Tuuli Lappalainen, PhD

Principal Investigator

Tuuli Portrait-8648_smallTuuli Lappalainen is a Junior Investigator and Core Member at the New York Genome Center. She holds a joint appointment as a tenure-track assistant professor in the Department of Systems Biology at Columbia University.

Her research focuses on functional genetic variation in human populations and its contribution to traits and diseases. She has pioneered the intergration of large-scale genome and transcriptome sequencing data to understand how genetic variation affects gene expression, providing insight to cellular mechanisms underlying genetic risk for disease.

Tuuli received her PhD from University of Helsinki, Finland in 2009, followed by postdoctoral research at University of Geneva, Switzerland with Manolis Dermitzakis and at Stanford University with Carlos Bustamante. She has made an important contribution to several international research consortia in human genomics, including the Genotype Tissue Expression (GTEx) Project, the 1000 Genomes Project and led the RNA-sequencing work of the Geuvadis Consortium.

Ana Vasileva, PhD

Senior Staff Scientist in Molecular Biology

DSC_5682retouchedAna Vasileva works as a Senior Staff Scientist in the Lappalainen lab. She set up the wetlab of the research group, and she oversees molecular and cell biology research in the Lappalainen lab.

Ana got her PhD at ICGEB and Osaka University on strategies for optimization of HBsAg expression in Pichia pastoris under the direction of Dr. Navin Khanna, and she did postdoctoral work woth Prof. Rolf Jessberger at Mount Sinai School of Medicine in New York where she carried out a project aimed at deciphering the mechanisms of gene targeting by recombinant adeno-associated virus in human cells. This effort extended in collaborations with laboratories focusing on correcting mutations in patient-specific iPS cells. It was during this time that she developed her ongoing interest in stem cell biology and began to study the unique niche of germ stem cells. Ana used NGS to compare piRNAs in wild type and Tdrd6-deficient germ cells. She continued to study the germ cell niche under the mentorships of Professor Debra Wolgemuth at Columbia University, specifically utilizing conditional mutant mouse strains to investigate the role of essential cell cycle genes in spermatogenesis.

Stephane Castel, PhD

Postdoctoral Researcher

StephaneStephane joined the Lappalainen Lab as a postdoc at the end of 2014. He’s interested in understanding how non-coding genetic variation contributes to human traits by integrating the genome and transcriptome. He has focused on leveraging allelic expression data to quantify regulatory variation within individuals. In 2018 he received a K99 to support his work to characterize genetic, longitudinal, and developmental effects on the transcriptome using a novel non-invasive RNA-sequencing method. Stephane completed his PhD at Cold Spring Harbor Laboratory studying RNA interference mediated gene regulation in Robert Martienssen’s Lab. He completed his BSc in Molecular Biology and Genetics at the University of Guelph in Canada and is a native of Toronto.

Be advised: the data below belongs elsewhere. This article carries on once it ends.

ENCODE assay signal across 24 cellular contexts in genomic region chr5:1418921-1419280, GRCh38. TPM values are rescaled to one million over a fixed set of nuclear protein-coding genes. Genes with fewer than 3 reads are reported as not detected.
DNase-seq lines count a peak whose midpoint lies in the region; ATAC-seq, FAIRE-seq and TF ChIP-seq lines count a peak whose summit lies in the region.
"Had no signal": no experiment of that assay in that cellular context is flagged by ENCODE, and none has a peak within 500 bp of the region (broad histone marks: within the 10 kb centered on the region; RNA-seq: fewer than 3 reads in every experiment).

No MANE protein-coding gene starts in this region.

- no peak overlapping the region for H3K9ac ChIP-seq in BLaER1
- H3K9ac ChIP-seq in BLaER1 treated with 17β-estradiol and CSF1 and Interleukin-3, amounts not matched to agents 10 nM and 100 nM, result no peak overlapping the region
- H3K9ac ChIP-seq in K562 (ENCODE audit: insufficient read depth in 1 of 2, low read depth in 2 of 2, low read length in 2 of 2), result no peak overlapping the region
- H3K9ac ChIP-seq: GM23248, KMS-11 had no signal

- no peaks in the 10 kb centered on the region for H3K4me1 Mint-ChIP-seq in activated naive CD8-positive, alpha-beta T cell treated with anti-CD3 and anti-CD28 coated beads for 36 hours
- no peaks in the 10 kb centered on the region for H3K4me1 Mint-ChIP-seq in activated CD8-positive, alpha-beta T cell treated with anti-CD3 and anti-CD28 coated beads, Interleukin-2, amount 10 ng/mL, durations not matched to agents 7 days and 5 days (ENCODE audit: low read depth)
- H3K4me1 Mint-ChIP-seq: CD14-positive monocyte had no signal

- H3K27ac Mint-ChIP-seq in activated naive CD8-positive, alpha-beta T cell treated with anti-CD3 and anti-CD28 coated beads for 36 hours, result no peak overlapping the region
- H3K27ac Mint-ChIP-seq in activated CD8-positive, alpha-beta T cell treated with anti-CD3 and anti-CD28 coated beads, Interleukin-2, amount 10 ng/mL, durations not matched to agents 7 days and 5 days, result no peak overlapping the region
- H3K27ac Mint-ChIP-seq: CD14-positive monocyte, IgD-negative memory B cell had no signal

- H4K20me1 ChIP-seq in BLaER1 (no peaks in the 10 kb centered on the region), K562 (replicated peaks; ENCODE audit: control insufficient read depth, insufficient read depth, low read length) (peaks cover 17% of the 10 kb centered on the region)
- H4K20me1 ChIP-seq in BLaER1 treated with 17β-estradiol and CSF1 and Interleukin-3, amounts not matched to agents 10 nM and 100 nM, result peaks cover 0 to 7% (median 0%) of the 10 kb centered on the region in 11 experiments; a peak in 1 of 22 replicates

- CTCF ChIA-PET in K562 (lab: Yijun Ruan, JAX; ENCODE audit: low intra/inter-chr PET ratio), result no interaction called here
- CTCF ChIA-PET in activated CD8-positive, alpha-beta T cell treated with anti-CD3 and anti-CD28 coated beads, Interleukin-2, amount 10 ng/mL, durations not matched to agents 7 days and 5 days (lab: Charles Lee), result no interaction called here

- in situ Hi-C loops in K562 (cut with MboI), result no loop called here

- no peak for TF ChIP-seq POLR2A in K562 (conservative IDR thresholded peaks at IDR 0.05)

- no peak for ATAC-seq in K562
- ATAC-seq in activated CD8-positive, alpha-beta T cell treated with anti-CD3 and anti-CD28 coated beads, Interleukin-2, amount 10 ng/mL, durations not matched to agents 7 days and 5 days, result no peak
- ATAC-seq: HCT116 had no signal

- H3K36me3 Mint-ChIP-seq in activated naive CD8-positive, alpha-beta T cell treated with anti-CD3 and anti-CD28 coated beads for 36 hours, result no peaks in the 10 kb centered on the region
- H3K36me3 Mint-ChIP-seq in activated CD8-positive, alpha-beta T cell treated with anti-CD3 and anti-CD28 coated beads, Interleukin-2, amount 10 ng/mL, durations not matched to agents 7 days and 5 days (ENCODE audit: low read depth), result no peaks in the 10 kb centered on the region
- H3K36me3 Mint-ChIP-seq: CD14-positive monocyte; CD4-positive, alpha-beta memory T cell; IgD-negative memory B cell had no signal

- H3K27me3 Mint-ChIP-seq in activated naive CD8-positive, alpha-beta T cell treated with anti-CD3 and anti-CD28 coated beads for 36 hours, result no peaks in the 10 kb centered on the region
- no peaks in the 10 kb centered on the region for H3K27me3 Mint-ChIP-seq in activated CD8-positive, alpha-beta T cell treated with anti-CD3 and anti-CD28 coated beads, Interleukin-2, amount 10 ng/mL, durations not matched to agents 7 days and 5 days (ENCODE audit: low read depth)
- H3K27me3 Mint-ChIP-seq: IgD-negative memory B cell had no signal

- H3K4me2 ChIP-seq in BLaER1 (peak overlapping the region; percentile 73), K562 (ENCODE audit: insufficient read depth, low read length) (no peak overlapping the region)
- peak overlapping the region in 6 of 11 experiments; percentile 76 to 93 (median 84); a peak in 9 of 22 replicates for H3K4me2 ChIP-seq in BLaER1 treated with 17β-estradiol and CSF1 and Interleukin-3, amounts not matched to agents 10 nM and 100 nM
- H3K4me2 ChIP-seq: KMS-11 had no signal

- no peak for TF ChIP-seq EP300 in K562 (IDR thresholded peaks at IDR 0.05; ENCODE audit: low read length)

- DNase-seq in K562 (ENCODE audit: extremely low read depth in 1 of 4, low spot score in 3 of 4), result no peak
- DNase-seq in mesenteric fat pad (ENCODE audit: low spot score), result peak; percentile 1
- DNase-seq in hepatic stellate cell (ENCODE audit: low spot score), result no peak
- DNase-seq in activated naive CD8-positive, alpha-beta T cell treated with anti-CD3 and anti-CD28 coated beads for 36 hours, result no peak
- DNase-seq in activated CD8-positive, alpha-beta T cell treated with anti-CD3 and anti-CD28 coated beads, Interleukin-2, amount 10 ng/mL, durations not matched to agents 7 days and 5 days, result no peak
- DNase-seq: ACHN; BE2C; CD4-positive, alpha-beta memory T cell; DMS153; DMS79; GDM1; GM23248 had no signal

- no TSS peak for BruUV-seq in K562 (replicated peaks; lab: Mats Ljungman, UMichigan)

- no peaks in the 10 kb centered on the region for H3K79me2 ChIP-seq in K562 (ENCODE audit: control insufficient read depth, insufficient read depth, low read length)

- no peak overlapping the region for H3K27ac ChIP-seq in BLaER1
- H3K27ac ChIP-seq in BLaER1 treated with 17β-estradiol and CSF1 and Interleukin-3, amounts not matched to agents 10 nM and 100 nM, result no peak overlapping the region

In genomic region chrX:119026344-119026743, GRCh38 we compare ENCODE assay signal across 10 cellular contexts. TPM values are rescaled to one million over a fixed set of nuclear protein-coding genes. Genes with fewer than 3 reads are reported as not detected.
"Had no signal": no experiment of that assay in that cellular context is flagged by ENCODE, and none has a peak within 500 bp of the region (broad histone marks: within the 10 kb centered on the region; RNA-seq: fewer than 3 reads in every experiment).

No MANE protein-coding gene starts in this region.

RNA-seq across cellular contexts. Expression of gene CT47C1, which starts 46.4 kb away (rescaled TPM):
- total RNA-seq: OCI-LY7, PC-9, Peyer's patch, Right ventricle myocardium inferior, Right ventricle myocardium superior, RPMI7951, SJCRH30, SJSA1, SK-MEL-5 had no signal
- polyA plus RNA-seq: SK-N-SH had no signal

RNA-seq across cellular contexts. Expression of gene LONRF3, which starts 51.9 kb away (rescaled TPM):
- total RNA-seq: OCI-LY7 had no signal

Sarah Kim-Hellmuth, MD, PhD

Postdoctoral Researcher, Marie Curie Fellow
SarahSarah Kim-Hellmuth has been a Postdoctoral Research Scientist in the Lappalainen lab since 2015. She is interested in human genetic variation and its effects on cellular functions linked to infectious and autoimmune disease. Sarah studied Medicine in Munich, Germany and obtained her doctoral degree in Immunology in Veit Hornung’s lab, focusing on the recognition of microbial DNA by pattern recognition receptors. During her residency in Human Genetics at the University of Bonn she pursued her research interest both in immunology and human genetics by investigating expression quantitative trait loci (eQTLs), which underpin innate immune responses, and provide mechanistic insights to complement genome-wide association studies.

Silva Kasela, PhD

Postdoctoral Researcher
Photo_SilvaKaselaSilva Kasela is a postdoctoral research associate in the Lappalainen lab. She is interested in using and developing statistical methods to understand the genetic architecture of human phenotypes and diseases. Silva studied mathematical statistics at the University of Tartu, Estonia. As a PhD student, she joined the Estonian Genome Center at the University of Tartu to integrate her interest in both statistics and biology. She obtained her PhD in molecular biomedicine from University of Tartu studying the genetic regulation of gene expression.